The best confrontation of the night was on the subject of the auto industry bail-out, which – for a Hispanic-themed debate in Florida -- is a bit like choosing the Turks and Caicos for a summit on snow removal policy. As if to tell all those Michigan folks how wrong they’d been, Hillary described how then President Elect Obama had let it be known to his senate colleagues that he needed them to support the bail-out bill that would indeed rescue the automobile industry. Bernie countered that he opposed the bill because it also rescued the corrupt titans of Wall Street. This launched Bernie off on his “release the text of your speech at Goldman Sachs” tirade, which he took to new comedic heights. “They paid $225,000 for that speech! It must have been an extraordinarily wonderful speech!” Certainly the American people would want to see the text of such an extraordinary speech, Bernie concluded; all to great guffaws in the hall. To Hillary’s credit, even she was laughing.

But let’s face it, the best Democratic confrontations feel like a reality show pilot that was developed for C-SPAN 3. Even at their most exasperated, most wronged, most indignant, Hillary and Bernie keep to a higher road than the Republican Wrestling Federation’s weekly card. In the end, it was a debate of strong exchanges that were close to call on points. If these two had been doing this at Forest Hills, every match would have gone to tie-breaker.

If forced to call this one, I’d declare Bernie the winner -- but not because he did such a great job. The reason is that Univision was out to make its reputation with this debate -- and Hillary Clinton was the bigger game target. So they went after her more, and harder, and some punches landed.

There are two moments that illustrate my point.

The first was when the Washington Post's Karen Tumulty turned to Hillary and noted that “only 37% of Americans consider you honest and trustworthy.” Anticipating Hillary’s “go to” response, Tumulty pushed on, noting that Clinton usually explains this as being the result of a lifetime of relentless attacks from Republicans. Putting that to the side, Tumulty continued, “is there anything in your own actions that would foster mistrust?”
You could practically see Hillary take a deep breath. The pace of her response was slow. She did not challenge the stats; indeed, she noted that as a public figure, she must take responsibility for that perception. She expressed her pain and frustration that this was the public view of her, and she even seem to acknowledge her puzzlement, in that she believed that had spent her career trying to help people. In the end, though, she seemed to imply that the trust gap might be a function of an off-putting personality and personal style. “I am not a natural politician – in case you hadn’t noticed – like my husband, or like President Obama.” It was a startling, revealing, and somewhat melancholy moment.

Exhibit #2: Jorge Ramos, the Walter Cronkite of Hispanic media, challenged Hillary Clinton on her handling of Benghazi. After seven investigative panels and eleven hours of direct questioning on Capitol Hill, the phrase  “you’re beating a dead horse,” has been replaced in the popular vernacular by  “you’re Benghazi-ing this.” The Hispanic crowd thundered its disapproval, as most liberals only expect Benghazi to be raised from the dead at Ted Cruz tea parties. But Univision carried on, and Ramos played a clip of a woman who had lost her son in Benghazi accusing everyone in the administration of lying to her about the nature of the attack, including Obama, Biden, Clinton – even old chief of staff Leon Panetta was made into a pi├▒ata on this one.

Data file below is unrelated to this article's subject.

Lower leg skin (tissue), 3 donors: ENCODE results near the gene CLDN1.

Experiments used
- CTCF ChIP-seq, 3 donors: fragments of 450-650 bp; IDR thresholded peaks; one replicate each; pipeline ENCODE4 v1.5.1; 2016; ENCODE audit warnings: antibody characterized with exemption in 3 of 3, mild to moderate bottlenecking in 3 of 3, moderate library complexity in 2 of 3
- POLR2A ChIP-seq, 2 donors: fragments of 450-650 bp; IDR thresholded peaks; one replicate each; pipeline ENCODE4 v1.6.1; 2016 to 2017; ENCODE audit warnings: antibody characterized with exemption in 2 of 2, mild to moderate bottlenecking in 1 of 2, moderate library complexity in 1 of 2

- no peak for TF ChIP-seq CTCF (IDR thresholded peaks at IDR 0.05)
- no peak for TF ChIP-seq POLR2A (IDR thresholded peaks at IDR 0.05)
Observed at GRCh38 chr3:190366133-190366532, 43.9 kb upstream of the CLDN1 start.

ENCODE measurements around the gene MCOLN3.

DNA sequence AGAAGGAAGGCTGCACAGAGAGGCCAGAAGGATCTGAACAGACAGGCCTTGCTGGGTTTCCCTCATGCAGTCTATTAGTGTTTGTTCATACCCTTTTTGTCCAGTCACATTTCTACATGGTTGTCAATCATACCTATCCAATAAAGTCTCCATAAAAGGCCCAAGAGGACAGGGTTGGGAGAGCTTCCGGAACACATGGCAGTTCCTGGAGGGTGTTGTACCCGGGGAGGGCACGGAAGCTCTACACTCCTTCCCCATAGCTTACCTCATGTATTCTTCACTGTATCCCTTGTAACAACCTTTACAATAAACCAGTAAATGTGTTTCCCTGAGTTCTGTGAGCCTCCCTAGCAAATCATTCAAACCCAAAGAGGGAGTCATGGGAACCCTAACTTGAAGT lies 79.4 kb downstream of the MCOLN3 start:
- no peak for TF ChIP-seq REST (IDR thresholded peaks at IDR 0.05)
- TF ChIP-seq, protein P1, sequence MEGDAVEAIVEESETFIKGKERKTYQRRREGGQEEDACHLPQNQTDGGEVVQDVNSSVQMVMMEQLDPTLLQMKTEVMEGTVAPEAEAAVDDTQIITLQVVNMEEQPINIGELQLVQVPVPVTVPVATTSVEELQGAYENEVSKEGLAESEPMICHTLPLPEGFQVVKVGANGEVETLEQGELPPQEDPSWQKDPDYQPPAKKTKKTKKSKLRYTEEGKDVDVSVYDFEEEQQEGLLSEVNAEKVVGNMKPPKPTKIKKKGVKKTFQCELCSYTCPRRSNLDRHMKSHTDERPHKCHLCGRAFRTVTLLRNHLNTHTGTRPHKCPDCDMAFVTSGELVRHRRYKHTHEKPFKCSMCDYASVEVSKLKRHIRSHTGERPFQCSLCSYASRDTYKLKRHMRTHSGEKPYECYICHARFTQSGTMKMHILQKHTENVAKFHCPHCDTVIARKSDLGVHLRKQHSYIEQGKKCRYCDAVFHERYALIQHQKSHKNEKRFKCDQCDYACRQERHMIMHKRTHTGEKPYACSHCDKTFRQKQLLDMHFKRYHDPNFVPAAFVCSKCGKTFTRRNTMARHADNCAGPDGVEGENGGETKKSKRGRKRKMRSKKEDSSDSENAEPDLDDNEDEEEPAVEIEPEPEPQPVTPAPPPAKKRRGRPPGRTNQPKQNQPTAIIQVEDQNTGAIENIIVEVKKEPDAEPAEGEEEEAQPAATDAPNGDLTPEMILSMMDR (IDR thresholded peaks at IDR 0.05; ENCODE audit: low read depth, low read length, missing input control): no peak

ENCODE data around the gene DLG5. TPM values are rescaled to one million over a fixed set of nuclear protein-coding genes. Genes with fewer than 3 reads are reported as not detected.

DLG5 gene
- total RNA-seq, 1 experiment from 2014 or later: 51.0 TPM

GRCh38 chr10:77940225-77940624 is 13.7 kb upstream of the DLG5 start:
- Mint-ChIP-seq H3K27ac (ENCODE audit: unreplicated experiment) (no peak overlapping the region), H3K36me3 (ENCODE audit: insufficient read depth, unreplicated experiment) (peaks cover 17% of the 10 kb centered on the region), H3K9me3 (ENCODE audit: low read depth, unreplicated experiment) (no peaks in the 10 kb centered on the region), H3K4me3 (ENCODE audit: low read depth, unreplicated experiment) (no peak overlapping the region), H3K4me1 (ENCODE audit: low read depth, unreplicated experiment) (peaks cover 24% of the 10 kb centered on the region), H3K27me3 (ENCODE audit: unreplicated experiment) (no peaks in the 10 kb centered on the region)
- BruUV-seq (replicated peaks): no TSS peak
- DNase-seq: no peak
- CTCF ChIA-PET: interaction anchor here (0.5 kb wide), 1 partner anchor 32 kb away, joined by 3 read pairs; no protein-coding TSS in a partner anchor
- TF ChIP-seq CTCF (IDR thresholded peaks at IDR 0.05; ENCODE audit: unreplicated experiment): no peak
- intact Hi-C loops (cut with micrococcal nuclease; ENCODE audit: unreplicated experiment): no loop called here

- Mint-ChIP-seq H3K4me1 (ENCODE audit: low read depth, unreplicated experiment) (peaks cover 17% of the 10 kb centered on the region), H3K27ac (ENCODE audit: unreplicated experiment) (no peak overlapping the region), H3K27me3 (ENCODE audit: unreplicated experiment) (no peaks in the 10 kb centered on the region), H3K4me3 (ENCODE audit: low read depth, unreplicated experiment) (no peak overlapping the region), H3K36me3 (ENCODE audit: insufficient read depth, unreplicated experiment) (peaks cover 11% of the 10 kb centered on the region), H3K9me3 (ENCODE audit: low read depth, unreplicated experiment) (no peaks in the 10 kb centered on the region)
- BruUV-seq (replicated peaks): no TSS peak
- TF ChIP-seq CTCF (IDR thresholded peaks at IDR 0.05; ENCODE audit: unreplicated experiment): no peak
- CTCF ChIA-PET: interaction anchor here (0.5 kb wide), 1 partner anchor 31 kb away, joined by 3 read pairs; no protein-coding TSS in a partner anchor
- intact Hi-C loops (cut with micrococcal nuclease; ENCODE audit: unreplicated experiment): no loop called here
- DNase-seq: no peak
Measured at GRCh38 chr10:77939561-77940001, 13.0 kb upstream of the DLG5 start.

Hillary was poised and measured; she immediately expressed her deep sorrow and empathy for the family. While she felt terribly for the woman’s loss, on the matter of the grieving mother’s accusation, Hillary did not equivocate:  “She is wrong… she is absolutely wrong.” Hillary proceeded along the high-road, describing the many conflicting and competing reports that had come in hourly and acknowledging that a “fog of war” clouded in-the-moment assessments. But she circled back to the point that in each and every terrorist attack from Reagan to Clinton to Bush, Americans had rallied together; only in the case of Benghazi has the issue been politicized.

The entire exchange seemed a painful flogging of an issue many wished had been buried. Hillary handled it well, but at a cost. Every time she is put on the defensive – about Benghazi, Goldman Sachs speeches, emails, whatever – she pays the bill but also pays the price. She does what she has to do, no matter how tired she is of doing it, and at what political cost.

So Bernie may have won on points, but only because the judges here don’t weigh the grades like Olympic diving judges, factoring in the degree of difficulty.

But you know what?  Thank you, Univision. Benghazi hasn’t come up much (on the Democratic side, anyway!), and it’s a darn good idea to put Hillary Clinton through her paces on a question that is guaranteed to come up in October.

And that was Univision’s game plan, and yes, there was clearly method in their vida loca: they intended to put the candidates in the most uncomfortable positions they could, and – unlike so many of the lazy moderators in other debates – they would never quit until the candidate had answered their original question.

This was a good debate. We learned a bit more about Bernie. We learned a bit more about Hillary.

And we learned a great deal about Univision, and what we learned was pretty cool.


Because it was Univision that finally pinned a few personal tales on these two donkeys.

1 comment:

  1. Among an insane horde of Burning Man specialists developed Chicken John, who reported toward the start of the mid year he was running for chairman of San Francisco. He was a shoo-in for second place until the city's political machine obstructed him. P on a frat pin